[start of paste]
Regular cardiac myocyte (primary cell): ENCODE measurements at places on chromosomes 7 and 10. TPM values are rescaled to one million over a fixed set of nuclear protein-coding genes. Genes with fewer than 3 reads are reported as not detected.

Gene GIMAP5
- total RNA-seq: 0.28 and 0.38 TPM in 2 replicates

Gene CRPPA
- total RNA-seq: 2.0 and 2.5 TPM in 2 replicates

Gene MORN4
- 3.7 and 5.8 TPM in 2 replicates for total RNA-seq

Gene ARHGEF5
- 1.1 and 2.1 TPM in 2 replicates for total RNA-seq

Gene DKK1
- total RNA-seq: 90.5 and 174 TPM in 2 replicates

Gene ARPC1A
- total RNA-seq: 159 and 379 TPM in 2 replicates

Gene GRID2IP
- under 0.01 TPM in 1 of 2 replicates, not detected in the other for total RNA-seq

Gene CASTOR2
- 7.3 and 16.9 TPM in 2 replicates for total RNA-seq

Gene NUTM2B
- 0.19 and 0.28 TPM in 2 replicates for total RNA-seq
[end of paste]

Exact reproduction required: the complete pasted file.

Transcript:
Regular cardiac myocyte (primary cell): ENCODE measurements at places on chromosomes 7 and 10. TPM values are rescaled to one million over a fixed set of nuclear protein-coding genes. Genes with fewer than 3 reads are reported as not detected.

Gene GIMAP5
- total RNA-seq: 0.28 and 0.38 TPM in 2 replicates

Gene CRPPA
- total RNA-seq: 2.0 and 2.5 TPM in 2 replicates

Gene MORN4
- 3.7 and 5.8 TPM in 2 replicates for total RNA-seq

Gene ARHGEF5
- 1.1 and 2.1 TPM in 2 replicates for total RNA-seq

Gene DKK1
- total RNA-seq: 90.5 and 174 TPM in 2 replicates

Gene ARPC1A
- total RNA-seq: 159 and 379 TPM in 2 replicates

Gene GRID2IP
- under 0.01 TPM in 1 of 2 replicates, not detected in the other for total RNA-seq

Gene CASTOR2
- 7.3 and 16.9 TPM in 2 replicates for total RNA-seq

Gene NUTM2B
- 0.19 and 0.28 TPM in 2 replicates for total RNA-seq